But if I simply need a character to fill a certain role–sidekick to the antagonist, alternate suspect in a suspense novel, protagonist's boss–and I haven't worked out who that person is, I simply write that character doing whatever it is I need the character to do.

Some characters don't even get names.

I just finished a zero draft of The Charming Man, Book 2 in my Q.C. Davis series, and I've got characters “named” Neighbor1 and Neighbor2.

  • Line Editing

Now and then in a zero draft I'll craft a sentence or paragraph that does exactly what I need and has a nice ring. Those sometimes survive to the final novel.

Most of the time, though, the lines will be rewritten for one reason or another. Many of them will be cut.

So as long as you've got what you need so that you understand it, don't worry about things like perfect grammar, ideal sentence construction, or using the same word too often.

Just write.

After The Zero Draft

Once you have your zero draft on paper, you'll probably feel two things:

(1) Happy you finished (so celebrate!)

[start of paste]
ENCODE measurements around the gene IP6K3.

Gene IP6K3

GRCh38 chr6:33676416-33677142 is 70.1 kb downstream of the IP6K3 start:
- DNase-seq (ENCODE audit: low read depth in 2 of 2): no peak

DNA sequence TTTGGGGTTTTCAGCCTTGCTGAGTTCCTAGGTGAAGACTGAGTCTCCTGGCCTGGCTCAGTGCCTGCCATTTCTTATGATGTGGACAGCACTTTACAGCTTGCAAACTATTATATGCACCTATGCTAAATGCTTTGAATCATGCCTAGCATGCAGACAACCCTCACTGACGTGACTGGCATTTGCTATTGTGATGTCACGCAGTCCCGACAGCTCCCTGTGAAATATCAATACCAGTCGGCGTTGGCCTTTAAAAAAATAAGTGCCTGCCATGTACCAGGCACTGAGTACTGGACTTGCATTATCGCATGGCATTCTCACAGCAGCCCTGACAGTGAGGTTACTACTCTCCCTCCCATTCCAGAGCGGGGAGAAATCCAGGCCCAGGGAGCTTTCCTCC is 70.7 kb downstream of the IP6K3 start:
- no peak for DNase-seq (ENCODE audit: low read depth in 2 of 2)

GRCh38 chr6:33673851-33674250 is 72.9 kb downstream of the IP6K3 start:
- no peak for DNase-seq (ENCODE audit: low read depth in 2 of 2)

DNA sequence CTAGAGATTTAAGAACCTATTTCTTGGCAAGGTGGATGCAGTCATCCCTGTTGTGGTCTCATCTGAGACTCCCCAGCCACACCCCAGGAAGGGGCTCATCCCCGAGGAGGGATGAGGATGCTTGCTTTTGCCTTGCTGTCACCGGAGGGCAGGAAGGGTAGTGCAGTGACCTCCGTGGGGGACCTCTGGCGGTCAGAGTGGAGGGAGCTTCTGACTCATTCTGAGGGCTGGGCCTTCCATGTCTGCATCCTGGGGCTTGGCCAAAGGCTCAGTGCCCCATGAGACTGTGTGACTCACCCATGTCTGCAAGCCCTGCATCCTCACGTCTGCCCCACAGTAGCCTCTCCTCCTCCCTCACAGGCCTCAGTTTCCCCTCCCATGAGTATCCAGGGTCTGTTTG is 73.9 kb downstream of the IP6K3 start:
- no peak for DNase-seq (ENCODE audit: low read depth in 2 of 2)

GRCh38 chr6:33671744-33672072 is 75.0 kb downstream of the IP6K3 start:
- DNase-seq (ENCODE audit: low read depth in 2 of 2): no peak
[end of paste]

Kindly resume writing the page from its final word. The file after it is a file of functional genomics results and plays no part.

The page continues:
(2) Overwhelmed about what to do next

Rachael Herron suggests going through the zero draft and writing one sentence on an index card or sticky note for each scene. (You can also do this using Scrivener or some other software that allows you to write the digital equivalent of index cards or post its.)

This process gives you an overview of your plot.

I love this method, as it gives me a chance to see the gaps, the disconnections, and the lack of logic. (Did I mention my zero drafts are awful?)

I then rearrange and make notes on what I need to add.

After that, I revise the zero draft, again focusing mainly on plot but also on adding the characters I need and dropping the ones I don't. I don't try to write in depth scenes. My goal is for the story and the cast of characters to make sense.

Once that's done, I set the book aside for at least a week before I start the real revision process.

Which is a subject for a future article.

Until next time —

L.M. Lilly

P.S. If you’d like to know more about the five-point plot structure I use, or want to try applying it to an outline or rewrite of your novel, download these Free Story Structure Worksheets.